Over the next two years, successful online pharmacies will move beyond improving infrastructure to providing high-level services that will enable patients to comply with drug therapies. According to a recent Report from Forrester Research, Inc. (Nasdaq: FORR), pharmacy sites will use patient compliance programs to add $1.3 billion to their top lines by 2004. ePharmacies will proliferate as they specialize to maximize penetration and establish partnerships to master markets.
Although online demand for prescription drugs is growing rapidly, ePharmacy leaders are struggling with underdeveloped infrastructures. One reason is that although many insurers have relatively open retail pharmacy networks, most limit patients to a single mail-service provider to concentrate bulk-buying discounts. Additionally, delivery delays, often increased by time required to verify first-time and renewal scripts, encourage many patients to fill prescriptions with their offline pharmacies instead of buying them online. Finally, a fragmented regulatory system continues to cost online pharmacies resources for complying with divergent state regulations.
“Forrester believes that online pharmacies will rise to the challenge of selling prescription drugs online — ringing up $15 billion in sales in 2004,” said Elizabeth W. Boehm, analyst at Forrester. “To meet growing demand and capture market share, ePharmacies will build a strong foundation to deliver products and leverage compliance services that boost revenues.”
In an effort to build a strong foundation, ePharmacies will strengthen relationships that support online prescription sales. During the next 12 months, online pharmacies will forge stronger ties with insurance partners by integrating with insurer systems to provide the same real-time copay information that offline stores provide. ePharmacies with brick-and-mortar parents will go beyond order-entry systems and unify customers’ experiences across channels. Online pharmacies will also help drive electronic prescription adoption by creating a standard interface, as well as lobbying for standards across state regulations.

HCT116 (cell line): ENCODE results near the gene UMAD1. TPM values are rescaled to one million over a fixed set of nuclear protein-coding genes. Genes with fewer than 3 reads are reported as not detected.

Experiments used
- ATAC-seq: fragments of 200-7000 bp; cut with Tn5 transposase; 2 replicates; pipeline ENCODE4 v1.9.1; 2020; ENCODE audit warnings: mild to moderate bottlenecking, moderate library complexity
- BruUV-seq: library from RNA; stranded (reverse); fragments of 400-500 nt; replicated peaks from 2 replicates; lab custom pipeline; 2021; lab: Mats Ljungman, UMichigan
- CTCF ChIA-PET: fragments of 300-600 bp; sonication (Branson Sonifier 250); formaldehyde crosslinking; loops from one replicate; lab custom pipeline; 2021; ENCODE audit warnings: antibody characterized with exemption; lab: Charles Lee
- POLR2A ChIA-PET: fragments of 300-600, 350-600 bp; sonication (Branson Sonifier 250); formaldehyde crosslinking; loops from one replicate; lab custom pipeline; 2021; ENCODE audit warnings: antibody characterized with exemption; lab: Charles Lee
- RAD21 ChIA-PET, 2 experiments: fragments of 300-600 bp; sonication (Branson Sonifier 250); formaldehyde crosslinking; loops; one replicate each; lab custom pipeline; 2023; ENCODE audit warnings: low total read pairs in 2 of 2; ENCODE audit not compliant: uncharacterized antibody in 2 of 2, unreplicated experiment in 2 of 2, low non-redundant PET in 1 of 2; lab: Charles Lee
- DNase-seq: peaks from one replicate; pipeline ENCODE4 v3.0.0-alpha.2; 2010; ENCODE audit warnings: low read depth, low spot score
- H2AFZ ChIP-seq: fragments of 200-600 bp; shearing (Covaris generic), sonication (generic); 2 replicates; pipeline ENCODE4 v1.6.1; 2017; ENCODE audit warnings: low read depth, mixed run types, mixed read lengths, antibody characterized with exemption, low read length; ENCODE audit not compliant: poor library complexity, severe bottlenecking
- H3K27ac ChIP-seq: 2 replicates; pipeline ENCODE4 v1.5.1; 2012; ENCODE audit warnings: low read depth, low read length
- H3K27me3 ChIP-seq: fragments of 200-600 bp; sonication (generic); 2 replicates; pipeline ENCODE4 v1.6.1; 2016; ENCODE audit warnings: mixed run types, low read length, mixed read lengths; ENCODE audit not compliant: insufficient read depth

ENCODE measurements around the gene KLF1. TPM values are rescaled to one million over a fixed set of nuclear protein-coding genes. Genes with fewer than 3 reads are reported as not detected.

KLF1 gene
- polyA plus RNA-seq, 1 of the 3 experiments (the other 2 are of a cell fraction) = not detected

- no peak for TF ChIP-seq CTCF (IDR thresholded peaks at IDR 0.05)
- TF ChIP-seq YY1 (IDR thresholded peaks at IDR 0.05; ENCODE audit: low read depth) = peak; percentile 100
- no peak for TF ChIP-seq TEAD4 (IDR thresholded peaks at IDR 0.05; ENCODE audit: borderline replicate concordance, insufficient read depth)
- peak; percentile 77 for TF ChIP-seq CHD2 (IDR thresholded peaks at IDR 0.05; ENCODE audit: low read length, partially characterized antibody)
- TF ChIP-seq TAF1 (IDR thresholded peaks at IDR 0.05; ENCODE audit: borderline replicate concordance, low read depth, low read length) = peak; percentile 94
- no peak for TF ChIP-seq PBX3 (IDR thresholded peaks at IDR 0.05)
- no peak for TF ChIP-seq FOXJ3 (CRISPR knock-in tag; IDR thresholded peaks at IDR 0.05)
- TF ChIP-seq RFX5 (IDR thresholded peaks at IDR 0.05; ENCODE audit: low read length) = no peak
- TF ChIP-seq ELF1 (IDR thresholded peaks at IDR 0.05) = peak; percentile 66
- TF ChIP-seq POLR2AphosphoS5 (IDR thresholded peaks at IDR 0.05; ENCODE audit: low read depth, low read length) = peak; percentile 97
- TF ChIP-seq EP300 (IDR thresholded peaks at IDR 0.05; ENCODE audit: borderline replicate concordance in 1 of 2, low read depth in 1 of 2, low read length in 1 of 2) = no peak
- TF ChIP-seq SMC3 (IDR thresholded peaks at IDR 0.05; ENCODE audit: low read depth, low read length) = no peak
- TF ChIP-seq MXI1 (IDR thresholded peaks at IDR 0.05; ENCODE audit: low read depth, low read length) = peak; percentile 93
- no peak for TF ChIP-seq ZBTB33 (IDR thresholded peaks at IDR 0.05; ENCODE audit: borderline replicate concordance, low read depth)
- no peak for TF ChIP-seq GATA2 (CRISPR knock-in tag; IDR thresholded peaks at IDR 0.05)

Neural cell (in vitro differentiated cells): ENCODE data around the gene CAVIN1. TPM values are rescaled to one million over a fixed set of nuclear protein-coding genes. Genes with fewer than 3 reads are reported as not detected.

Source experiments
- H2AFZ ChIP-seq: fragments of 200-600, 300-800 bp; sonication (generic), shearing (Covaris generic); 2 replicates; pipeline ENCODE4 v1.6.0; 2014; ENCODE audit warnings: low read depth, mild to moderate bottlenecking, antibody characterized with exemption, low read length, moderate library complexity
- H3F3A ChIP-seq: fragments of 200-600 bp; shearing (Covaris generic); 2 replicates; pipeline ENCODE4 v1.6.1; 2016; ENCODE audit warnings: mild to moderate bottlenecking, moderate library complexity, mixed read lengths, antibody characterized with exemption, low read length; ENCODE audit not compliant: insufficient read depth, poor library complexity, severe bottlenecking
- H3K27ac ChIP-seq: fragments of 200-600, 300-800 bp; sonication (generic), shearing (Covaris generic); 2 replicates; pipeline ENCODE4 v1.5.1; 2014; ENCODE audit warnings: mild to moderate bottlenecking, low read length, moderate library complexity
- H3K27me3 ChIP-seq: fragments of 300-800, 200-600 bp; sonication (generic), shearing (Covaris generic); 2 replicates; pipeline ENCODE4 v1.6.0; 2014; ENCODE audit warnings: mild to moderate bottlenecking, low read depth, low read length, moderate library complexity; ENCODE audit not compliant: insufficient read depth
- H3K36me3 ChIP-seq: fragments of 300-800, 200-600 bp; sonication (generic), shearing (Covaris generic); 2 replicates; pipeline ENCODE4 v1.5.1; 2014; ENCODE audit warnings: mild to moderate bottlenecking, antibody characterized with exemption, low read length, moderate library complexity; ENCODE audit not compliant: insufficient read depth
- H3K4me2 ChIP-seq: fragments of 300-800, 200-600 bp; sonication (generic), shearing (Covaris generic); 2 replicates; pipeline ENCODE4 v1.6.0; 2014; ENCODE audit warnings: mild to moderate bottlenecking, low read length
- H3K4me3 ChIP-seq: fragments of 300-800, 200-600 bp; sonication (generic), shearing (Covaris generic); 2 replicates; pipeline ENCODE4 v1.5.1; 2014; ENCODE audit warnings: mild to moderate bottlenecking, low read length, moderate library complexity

With a secure online retail foundation in place, online pharmacies will focus on compliance programs that expand the industry. Nearly half of all patients fail to take their medication as prescribed by their doctors, and unfilled scripts cost pharmacies about $25 billion annually in lost sales. Forrester projects that ePharmacy-based interactive compliance programs will add $1.3 billion in incremental drug sales by 2004. In addition to boosting sales, driving compliance will improve patient care and enhance communication with physicians.
To capitalize on the opportunity that compliance programs offer, online pharmacies must take advantage of the Internet’s interactivity to strengthen ties with customers. ePharmacies will connect with patients by encouraging them to take their medication and sending email reminders to refill prescriptions. Online pharmacies must also offer patients interactive treatment tools and site-sponsored support groups that complement drug therapies.
The Internet will introduce a level of coordination between pharmacies that doesn’t exist offline. ePharmacies will specialize to maximize penetration by defining their audiences according to insurance plan, locality, or condition and hone their services to address the specific needs of a community. In an effort to maximize reach, insurer sites will rely on brick-and-mortar interface sites to serve customers who prefer in-store pickup, while brick-and-mortar competitors with a complementary geographic reach will form online alliances that create national brick-and-mortar networks.
For the Report “The ePharmacy Opportunity,” Forrester surveyed 3,000 online consumers to explore their attitudes toward purchasing prescriptions and other health products online. Making up 5% of online users, online prescription purchasers outnumber those who have bought flowers online (4%). With 100% growth expected over the next six months, these users are catching up to those who have bought more popular items like videos (9%) and music (14%) online.